Pal stabilises the bacterial outer membrane during constriction by a mobilisation-and-capture mechanism
Preprint posted on 4 October 2019 https://www.biorxiv.org/content/10.1101/790931v1
Gram-negative bacteria have a complex cell envelope consisting of an inner membrane, the periplasm containing the peptidoglycan cell wall, and the outer membrane (OM). The division of all these layers must be coordinated carefully to avoid rupturing the cell. The constriction of the inner membrane and restructuring of the cell wall are coordinated by the divisome which is established by a ring of FtsZ running around the septum. How constriction of the OM is achieved remains poorly understood. A further complication is that there is no source of energy at the outer membrane, as ATP is only present in the cytoplasm and the proton motif force (PMF) runs across the inner membrane. The preprint by Szczepaniak et al. explains an elegant model of how constriction is coordinated with septation.
Involved are three proteins: Pal, which connects OM and cell wall, TolB, a soluble protein in the periplasm that can bind Pal thereby removing it from the cell wall, and TolA, an inner membrane protein that can bind TolB.
Findings and interpretation
- With the onset of cell division there is a 50% increase in the number of Pal molecules at the septum.
- Pal diffuses very slowly in non-dividing cells. In dividing cells, it diffuses more quickly throughout the cell with exception of the septum, where it diffuses at similar speed as in non-dividing cells.
- Required for the faster diffusion are TolA, TolA coupling to the PMF, and TolB binding to Pal.
- The structure of TolA reveals that it works by a similar mechanism as the force-transducing protein TonB, which uses energy from the PMF to remove plug domains from nutrient transporters in the outer membrane.
- Molecular dynamics simulations and mutation data suggest that TolB is force labile, like the plugs that TonB removes from nutrient transporters.
Figure 5 from the preprint: In dividing cells TolA (yellow) is distributed all over the inner membrane, while in dividing cells TolA is located at the septum. As a result, Pal is transported to the septum of dividing cells by TolB and forms a connection between OM and cell wall where TolA is located. This stabilizes the OM during cell division.
The authors combine these finding into a model suggesting that in non-dividing cells most Pal is bound to the peptidoglycan of the cell wall. Occasionally TolB, of which there is only one for every ten molecules of Pal, binds to Pal, thereby displacing it from the peptidoglycan. The TolB-Pal complex is able to diffuse until TolA, which continuously scans the membrane for such complexes, binds to TolB and uses force from the PMF to dissociate the complex. Pal binds to the cell wall again in its new position, while TolB, now on the inner side of the cell wall, diffuses around the periplasm until it finds a new Pal molecule. This mechanism means that Pal is most likely to form stabilizing links between outer membrane and peptidoglycan where TolA is located.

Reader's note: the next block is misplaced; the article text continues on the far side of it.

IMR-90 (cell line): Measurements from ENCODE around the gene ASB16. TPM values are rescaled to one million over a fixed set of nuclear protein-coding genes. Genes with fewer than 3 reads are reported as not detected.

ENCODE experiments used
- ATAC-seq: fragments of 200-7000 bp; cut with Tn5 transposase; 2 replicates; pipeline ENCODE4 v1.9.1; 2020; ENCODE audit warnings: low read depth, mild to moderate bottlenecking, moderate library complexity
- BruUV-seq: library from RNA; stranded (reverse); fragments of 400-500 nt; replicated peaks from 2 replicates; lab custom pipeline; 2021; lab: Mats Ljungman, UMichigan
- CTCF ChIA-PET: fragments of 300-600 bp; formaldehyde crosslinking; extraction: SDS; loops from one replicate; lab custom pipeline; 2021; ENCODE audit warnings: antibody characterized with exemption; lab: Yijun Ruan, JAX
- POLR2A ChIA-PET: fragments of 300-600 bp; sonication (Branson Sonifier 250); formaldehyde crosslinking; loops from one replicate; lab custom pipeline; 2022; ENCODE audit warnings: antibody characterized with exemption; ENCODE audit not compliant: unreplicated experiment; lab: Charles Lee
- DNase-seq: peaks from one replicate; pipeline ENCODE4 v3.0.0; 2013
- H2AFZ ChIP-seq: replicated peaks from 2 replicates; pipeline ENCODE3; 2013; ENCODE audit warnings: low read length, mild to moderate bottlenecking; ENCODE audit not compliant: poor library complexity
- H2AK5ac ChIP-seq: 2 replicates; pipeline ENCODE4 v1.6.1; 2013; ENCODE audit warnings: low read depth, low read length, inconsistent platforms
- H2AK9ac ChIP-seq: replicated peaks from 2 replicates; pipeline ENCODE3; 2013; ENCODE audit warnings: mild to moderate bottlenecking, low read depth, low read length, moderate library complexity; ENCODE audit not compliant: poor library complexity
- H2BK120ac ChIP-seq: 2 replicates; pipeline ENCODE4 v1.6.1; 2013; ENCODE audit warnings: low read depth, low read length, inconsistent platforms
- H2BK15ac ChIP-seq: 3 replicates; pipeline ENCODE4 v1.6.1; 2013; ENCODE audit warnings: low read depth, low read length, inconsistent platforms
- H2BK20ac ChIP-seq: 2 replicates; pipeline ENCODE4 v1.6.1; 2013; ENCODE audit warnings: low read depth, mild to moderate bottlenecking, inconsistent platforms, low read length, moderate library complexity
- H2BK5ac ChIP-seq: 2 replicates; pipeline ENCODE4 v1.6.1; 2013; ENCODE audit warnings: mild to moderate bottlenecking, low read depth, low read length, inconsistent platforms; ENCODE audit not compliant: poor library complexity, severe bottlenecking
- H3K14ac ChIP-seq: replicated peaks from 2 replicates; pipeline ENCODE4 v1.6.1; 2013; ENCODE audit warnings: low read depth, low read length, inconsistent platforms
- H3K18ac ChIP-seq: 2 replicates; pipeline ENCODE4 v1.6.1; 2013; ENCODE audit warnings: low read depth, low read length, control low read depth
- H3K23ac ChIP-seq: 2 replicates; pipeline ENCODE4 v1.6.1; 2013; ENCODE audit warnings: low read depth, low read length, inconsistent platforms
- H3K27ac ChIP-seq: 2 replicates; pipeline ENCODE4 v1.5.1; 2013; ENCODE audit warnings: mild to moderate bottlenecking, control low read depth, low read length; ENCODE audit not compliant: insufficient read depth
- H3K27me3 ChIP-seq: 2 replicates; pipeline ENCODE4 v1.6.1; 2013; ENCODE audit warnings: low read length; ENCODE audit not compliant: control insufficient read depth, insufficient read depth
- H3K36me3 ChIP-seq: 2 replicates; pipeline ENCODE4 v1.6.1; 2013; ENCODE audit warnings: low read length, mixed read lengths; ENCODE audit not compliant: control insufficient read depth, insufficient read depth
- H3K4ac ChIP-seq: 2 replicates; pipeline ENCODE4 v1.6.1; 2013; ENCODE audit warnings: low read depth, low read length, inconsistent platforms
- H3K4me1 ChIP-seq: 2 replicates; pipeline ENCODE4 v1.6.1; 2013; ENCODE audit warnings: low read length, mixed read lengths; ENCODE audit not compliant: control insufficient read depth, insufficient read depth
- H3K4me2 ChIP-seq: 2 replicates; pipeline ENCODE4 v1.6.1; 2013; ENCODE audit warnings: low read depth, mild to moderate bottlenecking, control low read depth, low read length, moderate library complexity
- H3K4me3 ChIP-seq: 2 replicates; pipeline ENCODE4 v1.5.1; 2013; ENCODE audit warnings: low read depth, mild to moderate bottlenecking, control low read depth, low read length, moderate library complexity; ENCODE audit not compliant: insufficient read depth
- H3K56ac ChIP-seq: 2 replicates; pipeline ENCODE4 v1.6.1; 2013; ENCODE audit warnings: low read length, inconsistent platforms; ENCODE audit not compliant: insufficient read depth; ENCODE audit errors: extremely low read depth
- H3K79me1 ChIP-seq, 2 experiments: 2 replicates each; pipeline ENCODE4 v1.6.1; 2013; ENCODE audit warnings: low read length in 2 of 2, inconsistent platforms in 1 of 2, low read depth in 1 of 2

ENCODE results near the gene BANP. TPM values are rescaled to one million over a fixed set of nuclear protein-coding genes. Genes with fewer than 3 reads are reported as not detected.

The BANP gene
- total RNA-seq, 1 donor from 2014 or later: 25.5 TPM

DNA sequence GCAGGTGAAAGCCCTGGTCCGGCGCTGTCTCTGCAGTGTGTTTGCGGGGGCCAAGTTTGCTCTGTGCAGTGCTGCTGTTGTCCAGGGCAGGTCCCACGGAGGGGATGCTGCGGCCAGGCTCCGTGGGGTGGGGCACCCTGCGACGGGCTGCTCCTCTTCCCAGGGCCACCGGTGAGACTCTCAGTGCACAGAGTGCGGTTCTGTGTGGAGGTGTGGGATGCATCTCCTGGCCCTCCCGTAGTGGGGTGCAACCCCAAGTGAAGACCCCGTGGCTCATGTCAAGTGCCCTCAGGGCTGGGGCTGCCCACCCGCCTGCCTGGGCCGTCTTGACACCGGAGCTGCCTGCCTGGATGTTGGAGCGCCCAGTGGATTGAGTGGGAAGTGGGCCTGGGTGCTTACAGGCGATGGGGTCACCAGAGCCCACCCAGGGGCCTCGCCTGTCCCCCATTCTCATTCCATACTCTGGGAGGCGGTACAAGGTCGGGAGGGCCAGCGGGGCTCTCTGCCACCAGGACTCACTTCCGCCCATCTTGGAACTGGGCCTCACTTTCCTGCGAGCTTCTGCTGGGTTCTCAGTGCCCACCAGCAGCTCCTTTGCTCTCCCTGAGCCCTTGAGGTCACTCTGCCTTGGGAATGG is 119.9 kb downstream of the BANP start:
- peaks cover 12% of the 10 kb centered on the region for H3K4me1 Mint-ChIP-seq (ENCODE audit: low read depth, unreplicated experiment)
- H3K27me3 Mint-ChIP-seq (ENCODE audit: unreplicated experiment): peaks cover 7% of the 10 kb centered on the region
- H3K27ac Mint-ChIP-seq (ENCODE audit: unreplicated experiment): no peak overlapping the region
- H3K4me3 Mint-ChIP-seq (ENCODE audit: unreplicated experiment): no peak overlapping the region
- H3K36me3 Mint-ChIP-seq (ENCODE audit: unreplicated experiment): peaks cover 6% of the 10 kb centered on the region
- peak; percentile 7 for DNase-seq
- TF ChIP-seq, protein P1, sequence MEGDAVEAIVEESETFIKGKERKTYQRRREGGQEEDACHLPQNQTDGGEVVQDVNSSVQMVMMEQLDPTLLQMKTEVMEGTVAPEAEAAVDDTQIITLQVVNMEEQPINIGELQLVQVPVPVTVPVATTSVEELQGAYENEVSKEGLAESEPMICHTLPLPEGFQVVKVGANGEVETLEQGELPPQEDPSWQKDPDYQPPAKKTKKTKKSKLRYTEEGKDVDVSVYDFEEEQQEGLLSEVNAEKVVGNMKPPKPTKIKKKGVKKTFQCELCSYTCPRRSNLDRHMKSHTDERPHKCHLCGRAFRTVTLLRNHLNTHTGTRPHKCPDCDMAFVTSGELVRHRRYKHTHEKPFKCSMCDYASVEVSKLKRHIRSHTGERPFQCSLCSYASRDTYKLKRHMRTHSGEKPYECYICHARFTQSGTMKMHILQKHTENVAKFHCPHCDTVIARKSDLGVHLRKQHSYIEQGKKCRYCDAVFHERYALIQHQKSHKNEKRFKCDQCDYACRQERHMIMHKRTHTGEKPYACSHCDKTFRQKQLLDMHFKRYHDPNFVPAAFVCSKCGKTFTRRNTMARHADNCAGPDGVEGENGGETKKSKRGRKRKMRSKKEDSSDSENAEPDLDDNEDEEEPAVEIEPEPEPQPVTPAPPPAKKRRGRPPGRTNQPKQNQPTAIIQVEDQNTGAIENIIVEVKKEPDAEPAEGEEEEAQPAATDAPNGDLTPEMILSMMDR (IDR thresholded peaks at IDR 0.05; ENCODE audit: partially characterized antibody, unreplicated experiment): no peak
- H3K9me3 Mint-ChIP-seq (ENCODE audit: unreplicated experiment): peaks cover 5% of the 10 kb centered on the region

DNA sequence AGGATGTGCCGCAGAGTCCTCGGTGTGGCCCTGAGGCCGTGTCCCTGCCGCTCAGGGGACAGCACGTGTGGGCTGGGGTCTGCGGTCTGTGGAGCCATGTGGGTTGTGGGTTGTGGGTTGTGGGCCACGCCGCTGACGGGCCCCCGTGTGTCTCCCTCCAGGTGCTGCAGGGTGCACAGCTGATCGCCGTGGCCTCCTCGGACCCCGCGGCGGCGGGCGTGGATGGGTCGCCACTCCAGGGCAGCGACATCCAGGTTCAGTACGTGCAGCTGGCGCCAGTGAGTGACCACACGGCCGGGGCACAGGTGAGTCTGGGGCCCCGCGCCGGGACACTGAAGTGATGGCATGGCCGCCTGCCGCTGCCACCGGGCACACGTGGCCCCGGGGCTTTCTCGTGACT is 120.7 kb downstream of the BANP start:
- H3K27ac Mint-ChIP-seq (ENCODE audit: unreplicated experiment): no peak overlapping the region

In dividing cells TolA is located to the septum. As a result, TolB displaces Pal form peptidoglycan throughout the cell and the TolB-Pal complex diffuses throughout the cell like before. But in dividing cells, TolA is only at the septum where it removes TolB from Pal, allowing Pal to bind to peptidoglycan. By this process, which the authors term mobilization-and-capture mechanism, Pal is accumulated at the septum where it forms a stable connection between the outer membrane and newly formed peptidoglycan. This stabilization is needed to prevent membrane damage during cell division.
What I like about this preprint and future directions
There are two questions in the field of the Gram-negative cell envelope that are addressed by the model proposed by Szczepaniak et al. The first question is about the mechanism of the tol-phenotype, discovered in the 60s. Deletion of tol genes, like tolA and tolB, lead to OM instability, hypersensitivity towards detergents and bile salts, and leakage of periplasmic contents. For over forty years it has been unknown how the deletion of tol genes leads to these defects.
The second question is a result of recent progress in the understanding of the mechanisms that coordinate bacterial division. FtsZ monomers form a treadmilling ring around the division site, onto which the divisome, a large complex involved in septation, is assembled. Recent papers have outlined how inner membrane septation and cell wall remodelling are regulated but how these events are coordinated with the constriction of the OM remained largely unknown.
The mobilization-and-capture mechanism reveals that both questions have the same answer, that the components of the Tol-system are essential in coordinating OM constriction, thereby preventing membrane damage which would cause a tol-phenotype.
I am curious to see whether future research will uncover what drives TolA localisation to the septum.
Bisson Filho, Alexandre Wilson, Yen-Pang Hsu, Georgia Squyres, Erkin Kuru, Fabai Wu, Calum Jukes, Cees Dekker, et al. 2017. “Treadmilling by FtsZ Filaments Drives Peptidoglycan Synthesis and Bacterial Cell Division.” Science 355 (February): 739–43. https://doi.org/10.1101/077560.
Petiti, Mélissa, Bastien Serrano, Laura Faure, Roland Lloubes, Tâm Mignot, and Denis Duché. 2019. “Tol Energy-Driven Localization of Pal and Anchoring to the Peptidoglycan Promote Outer-Membrane Constriction.” Journal of Molecular Biology 431 (17): 3275–88. https://doi.org/10.1016/j.jmb.2019.05.039.
Yang, Xinxing, Zhixin Lyu, Amanda Miguel, Ryan McQuillen, Kerwyn Kerwyn Casey Huang, and Jie Xiao. 2017. “GTPase Activity-Coupled Treadmilling of the Bacterial Tubulin FtsZ Organizes Septal Cell-Wall Synthesis.” Science 355 (February): 744–47. https://doi.org/10.1101/077610.
Posted on: 22 October 2019Read preprint